Acceptable use of images
In 1986, the author, Robert Flogaus-Faust, took his British Columbia / Washington state wildflower photos using a simple reflex camera with a zoom lens (focal length 35-70 mm), extension tubes (13, 21 and 31 mm, respectively), ISO 100 film for color slides, a tripod, and a cable release. He has been living at Dreieich/Germany since 1987. He spent almost 4 weeks of holidays in British Columbia in May and June, 2006. Some of the photos taken in 2006 are also on the web.
All the photographs taken in British Columbia during the 2006 holidays are from a 7.1 megapixel digital camera with a lens that is equivalent to a 35-140 mm lens in the usual cameras for 35 mm film. Of course the real focal length is much shorter because the camera light sensor is much smaller than a 35 mm slide.
In addition to this, some out of several ancillary lenses was used for close ups (ca. 4 and 10 dpt.) and tele photos (enlargement by a factor of 1.5). In most cases only parts of the photographs are shown (just as with the 1986 photographs).
All the plant photos published on this website are © Robert Flogaus-Faust. They may be used according to a Creative Commons Attribution 4.0 International License. Most of the images taken in 1986 are from the surroundings of Vancouver, B.C.; a few of the photos are from Vancouver Island (Victoria area) but there are also quite a lot of images from the Cascades, mostly from Paradise, WA (Mount Rainier National Park).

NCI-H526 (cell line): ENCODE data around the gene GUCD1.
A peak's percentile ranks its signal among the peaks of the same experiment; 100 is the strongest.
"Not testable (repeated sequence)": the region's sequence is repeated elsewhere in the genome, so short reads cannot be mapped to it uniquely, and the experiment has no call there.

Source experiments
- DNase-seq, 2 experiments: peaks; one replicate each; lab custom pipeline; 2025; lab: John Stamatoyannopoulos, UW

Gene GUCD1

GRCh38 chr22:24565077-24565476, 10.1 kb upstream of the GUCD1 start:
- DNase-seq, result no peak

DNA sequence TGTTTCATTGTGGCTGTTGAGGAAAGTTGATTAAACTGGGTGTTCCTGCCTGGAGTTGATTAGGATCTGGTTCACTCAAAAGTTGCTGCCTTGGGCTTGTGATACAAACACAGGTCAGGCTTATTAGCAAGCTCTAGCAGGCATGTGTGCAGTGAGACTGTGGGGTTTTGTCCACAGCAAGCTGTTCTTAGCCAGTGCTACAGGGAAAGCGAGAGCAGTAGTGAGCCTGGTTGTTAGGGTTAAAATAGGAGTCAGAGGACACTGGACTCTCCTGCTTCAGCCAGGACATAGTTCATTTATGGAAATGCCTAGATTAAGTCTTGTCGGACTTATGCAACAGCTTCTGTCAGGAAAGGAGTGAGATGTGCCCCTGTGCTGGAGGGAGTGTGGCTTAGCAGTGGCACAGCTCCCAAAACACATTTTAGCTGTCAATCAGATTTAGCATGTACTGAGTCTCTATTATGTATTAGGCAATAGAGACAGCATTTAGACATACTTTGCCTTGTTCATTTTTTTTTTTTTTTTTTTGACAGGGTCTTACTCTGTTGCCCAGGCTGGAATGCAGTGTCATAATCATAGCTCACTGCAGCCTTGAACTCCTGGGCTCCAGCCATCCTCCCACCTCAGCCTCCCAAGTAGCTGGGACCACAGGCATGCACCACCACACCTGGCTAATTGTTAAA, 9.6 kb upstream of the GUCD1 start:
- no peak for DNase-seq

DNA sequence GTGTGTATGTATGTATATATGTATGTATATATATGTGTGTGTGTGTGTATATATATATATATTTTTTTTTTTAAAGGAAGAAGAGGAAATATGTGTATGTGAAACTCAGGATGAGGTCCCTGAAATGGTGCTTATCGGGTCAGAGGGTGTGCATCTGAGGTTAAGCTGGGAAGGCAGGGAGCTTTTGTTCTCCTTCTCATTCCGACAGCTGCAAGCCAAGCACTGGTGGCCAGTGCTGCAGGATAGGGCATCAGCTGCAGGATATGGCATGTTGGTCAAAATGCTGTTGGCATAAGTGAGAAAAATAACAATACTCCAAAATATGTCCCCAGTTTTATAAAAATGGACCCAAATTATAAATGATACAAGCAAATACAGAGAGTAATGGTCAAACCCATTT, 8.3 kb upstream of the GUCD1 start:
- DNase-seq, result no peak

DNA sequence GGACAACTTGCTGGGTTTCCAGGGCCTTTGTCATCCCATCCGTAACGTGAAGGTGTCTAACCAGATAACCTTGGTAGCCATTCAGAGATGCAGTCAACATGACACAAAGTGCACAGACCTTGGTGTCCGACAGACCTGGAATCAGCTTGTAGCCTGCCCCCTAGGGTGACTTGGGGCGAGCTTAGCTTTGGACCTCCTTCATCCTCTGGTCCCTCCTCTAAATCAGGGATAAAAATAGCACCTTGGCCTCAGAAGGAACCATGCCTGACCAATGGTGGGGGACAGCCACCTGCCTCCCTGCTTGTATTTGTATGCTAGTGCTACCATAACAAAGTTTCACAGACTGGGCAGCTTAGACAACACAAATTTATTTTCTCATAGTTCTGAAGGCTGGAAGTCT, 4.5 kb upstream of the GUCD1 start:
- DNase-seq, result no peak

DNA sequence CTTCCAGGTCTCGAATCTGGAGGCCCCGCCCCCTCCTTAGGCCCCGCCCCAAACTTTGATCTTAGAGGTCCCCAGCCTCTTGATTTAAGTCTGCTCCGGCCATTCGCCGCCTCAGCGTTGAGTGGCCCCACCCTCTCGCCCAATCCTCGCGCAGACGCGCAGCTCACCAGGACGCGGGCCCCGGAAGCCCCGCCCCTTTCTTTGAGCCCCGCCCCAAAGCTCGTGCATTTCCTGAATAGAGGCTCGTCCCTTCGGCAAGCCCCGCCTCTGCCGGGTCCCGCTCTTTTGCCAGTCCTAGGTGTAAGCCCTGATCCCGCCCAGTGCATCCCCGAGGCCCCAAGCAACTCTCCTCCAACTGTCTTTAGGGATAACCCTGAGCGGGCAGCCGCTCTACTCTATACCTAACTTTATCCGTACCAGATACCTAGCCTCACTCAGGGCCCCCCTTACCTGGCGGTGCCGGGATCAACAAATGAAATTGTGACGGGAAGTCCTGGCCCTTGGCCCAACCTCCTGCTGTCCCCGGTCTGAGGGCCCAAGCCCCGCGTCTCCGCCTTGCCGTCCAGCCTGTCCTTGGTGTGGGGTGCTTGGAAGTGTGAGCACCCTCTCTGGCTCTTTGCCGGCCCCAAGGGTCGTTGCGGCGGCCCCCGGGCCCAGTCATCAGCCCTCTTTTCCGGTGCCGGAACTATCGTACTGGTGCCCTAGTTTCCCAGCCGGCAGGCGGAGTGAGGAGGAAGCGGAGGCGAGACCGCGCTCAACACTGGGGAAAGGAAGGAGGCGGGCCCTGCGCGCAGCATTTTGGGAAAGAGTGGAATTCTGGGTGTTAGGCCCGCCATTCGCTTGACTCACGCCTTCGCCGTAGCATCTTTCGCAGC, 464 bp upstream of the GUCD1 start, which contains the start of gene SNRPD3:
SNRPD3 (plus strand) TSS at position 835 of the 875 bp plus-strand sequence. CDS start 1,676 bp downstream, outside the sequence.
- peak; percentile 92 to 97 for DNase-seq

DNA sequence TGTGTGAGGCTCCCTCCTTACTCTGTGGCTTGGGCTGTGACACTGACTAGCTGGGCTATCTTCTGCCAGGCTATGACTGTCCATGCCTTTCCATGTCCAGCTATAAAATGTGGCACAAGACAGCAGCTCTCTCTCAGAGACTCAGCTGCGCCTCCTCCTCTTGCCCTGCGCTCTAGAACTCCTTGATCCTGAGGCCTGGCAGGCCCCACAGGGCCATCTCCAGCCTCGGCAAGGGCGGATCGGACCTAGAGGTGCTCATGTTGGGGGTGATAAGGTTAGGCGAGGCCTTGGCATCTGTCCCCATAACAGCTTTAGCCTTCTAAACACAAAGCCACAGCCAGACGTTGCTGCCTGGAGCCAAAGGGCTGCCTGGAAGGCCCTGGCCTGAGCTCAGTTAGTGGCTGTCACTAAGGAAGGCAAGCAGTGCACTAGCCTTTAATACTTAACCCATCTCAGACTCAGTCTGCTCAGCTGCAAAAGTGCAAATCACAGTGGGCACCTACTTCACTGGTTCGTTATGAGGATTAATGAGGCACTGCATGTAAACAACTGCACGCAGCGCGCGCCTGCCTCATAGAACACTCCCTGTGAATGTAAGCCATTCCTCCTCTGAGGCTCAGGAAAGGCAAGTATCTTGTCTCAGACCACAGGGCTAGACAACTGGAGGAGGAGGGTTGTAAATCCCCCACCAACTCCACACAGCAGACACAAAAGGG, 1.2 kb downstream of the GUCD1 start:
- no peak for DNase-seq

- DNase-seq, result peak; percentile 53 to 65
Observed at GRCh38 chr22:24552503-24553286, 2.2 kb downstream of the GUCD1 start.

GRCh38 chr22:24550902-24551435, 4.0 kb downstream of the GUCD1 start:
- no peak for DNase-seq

Unfortunately the field guides that the author used for looking up the names of the flowers were sometimes rather difficult to understand for him and some were even incomplete. And his knowledge of English botanical terms and of the flowers in the Pacific Northwest has always been much less than perfect. This means that errors are much more likely here than in the respective European wildflower photo pages (in German).
Even though he discovered some booklets with date, location and plant name for most of the flower photographs that he took in 1986, he is not convinced, however, that all data may be considered accurate. Location is usually not very accurate. E. g. he just wrote "Mt. Seymour Provincial Park" when he went for a walk from North Vancouver into this park. Some of the images were allegedly not taken on week-ends. This is extremely unlikely because he usually went to work then (except when there was a public holiday and except for the holidays on Vancouver Island and in Washington State). So he did not have the time to look for flowers except, may be, in the University Endowment Lands or in Stanley Park. Probably he also ocassionally forgot to write down the date or the location. But it is impossible to correct these mistakes after so many years. So they will be just left as they are hoping that most of the data will be helpful and not a source of additional confusion.
Author's address / E-Mail / phone